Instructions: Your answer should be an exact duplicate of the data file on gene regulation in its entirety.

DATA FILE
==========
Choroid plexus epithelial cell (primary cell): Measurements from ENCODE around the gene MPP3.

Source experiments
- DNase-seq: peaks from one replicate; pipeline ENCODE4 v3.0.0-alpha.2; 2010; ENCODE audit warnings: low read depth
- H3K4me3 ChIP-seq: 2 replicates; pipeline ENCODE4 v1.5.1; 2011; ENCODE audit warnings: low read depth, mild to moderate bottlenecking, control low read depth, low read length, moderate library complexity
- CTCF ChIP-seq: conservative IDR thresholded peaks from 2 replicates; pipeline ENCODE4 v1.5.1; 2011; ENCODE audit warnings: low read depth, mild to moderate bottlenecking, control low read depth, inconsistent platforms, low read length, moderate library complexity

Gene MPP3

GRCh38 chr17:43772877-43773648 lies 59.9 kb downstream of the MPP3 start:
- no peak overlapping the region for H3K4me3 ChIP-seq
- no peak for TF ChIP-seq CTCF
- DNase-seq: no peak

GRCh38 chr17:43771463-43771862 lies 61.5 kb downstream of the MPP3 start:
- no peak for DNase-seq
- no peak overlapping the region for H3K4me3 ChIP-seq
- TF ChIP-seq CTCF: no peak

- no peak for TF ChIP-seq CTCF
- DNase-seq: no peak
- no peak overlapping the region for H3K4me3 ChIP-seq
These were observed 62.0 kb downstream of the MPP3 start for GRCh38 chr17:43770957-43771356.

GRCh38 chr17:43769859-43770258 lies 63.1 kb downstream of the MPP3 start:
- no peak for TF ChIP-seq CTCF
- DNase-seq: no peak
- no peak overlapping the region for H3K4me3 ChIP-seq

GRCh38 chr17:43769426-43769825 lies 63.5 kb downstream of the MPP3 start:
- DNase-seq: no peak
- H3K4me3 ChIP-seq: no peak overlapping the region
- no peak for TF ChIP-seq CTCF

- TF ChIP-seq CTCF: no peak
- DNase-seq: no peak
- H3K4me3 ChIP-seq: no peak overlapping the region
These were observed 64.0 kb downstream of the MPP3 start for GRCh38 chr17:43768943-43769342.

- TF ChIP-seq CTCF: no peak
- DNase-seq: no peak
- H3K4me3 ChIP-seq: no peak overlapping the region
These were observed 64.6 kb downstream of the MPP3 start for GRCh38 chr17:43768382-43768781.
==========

Choroid plexus epithelial cell (primary cell): Measurements from ENCODE around the gene MPP3.

Source experiments
- DNase-seq: peaks from one replicate; pipeline ENCODE4 v3.0.0-alpha.2; 2010; ENCODE audit warnings: low read depth
- H3K4me3 ChIP-seq: 2 replicates; pipeline ENCODE4 v1.5.1; 2011; ENCODE audit warnings: low read depth, mild to moderate bottlenecking, control low read depth, low read length, moderate library complexity
- CTCF ChIP-seq: conservative IDR thresholded peaks from 2 replicates; pipeline ENCODE4 v1.5.1; 2011; ENCODE audit warnings: low read depth, mild to moderate bottlenecking, control low read depth, inconsistent platforms, low read length, moderate library complexity

Gene MPP3

GRCh38 chr17:43772877-43773648 lies 59.9 kb downstream of the MPP3 start:
- no peak overlapping the region for H3K4me3 ChIP-seq
- no peak for TF ChIP-seq CTCF
- DNase-seq: no peak

GRCh38 chr17:43771463-43771862 lies 61.5 kb downstream of the MPP3 start:
- no peak for DNase-seq
- no peak overlapping the region for H3K4me3 ChIP-seq
- TF ChIP-seq CTCF: no peak

- no peak for TF ChIP-seq CTCF
- DNase-seq: no peak
- no peak overlapping the region for H3K4me3 ChIP-seq
These were observed 62.0 kb downstream of the MPP3 start for GRCh38 chr17:43770957-43771356.

GRCh38 chr17:43769859-43770258 lies 63.1 kb downstream of the MPP3 start:
- no peak for TF ChIP-seq CTCF
- DNase-seq: no peak
- no peak overlapping the region for H3K4me3 ChIP-seq

GRCh38 chr17:43769426-43769825 lies 63.5 kb downstream of the MPP3 start:
- DNase-seq: no peak
- H3K4me3 ChIP-seq: no peak overlapping the region
- no peak for TF ChIP-seq CTCF

- TF ChIP-seq CTCF: no peak
- DNase-seq: no peak
- H3K4me3 ChIP-seq: no peak overlapping the region
These were observed 64.0 kb downstream of the MPP3 start for GRCh38 chr17:43768943-43769342.

- TF ChIP-seq CTCF: no peak
- DNase-seq: no peak
- H3K4me3 ChIP-seq: no peak overlapping the region
These were observed 64.6 kb downstream of the MPP3 start for GRCh38 chr17:43768382-43768781.